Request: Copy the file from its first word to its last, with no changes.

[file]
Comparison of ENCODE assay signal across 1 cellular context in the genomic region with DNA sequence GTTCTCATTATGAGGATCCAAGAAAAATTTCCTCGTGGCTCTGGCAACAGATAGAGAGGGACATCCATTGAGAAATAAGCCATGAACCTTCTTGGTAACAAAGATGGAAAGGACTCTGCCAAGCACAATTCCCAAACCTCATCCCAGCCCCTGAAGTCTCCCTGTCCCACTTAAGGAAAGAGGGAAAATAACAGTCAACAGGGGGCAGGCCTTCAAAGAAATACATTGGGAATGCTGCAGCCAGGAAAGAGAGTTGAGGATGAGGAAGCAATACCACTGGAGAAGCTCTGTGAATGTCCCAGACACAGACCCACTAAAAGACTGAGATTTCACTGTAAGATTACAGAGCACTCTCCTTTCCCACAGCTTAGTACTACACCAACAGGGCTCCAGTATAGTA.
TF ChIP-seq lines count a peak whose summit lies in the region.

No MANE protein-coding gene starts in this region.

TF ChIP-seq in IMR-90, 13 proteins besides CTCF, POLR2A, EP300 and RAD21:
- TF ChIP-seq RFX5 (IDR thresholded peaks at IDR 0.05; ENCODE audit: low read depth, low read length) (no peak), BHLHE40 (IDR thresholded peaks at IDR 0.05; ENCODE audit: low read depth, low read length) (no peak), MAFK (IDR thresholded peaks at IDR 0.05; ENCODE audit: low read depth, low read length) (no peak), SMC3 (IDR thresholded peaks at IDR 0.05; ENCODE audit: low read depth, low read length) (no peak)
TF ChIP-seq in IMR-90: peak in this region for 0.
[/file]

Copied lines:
Comparison of ENCODE assay signal across 1 cellular context in the genomic region with DNA sequence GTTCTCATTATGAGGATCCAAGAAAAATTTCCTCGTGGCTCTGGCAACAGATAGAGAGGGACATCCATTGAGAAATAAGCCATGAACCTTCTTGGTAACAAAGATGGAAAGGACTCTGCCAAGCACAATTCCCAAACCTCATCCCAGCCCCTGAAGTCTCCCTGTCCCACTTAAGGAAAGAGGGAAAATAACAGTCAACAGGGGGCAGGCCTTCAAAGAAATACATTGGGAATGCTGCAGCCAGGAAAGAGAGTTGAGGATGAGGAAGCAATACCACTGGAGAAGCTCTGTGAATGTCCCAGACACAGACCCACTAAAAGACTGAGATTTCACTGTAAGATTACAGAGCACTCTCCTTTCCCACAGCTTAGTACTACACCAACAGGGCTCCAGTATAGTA.
TF ChIP-seq lines count a peak whose summit lies in the region.

No MANE protein-coding gene starts in this region.

TF ChIP-seq in IMR-90, 13 proteins besides CTCF, POLR2A, EP300 and RAD21:
- TF ChIP-seq RFX5 (IDR thresholded peaks at IDR 0.05; ENCODE audit: low read depth, low read length) (no peak), BHLHE40 (IDR thresholded peaks at IDR 0.05; ENCODE audit: low read depth, low read length) (no peak), MAFK (IDR thresholded peaks at IDR 0.05; ENCODE audit: low read depth, low read length) (no peak), SMC3 (IDR thresholded peaks at IDR 0.05; ENCODE audit: low read depth, low read length) (no peak)
TF ChIP-seq in IMR-90: peak in this region for 0.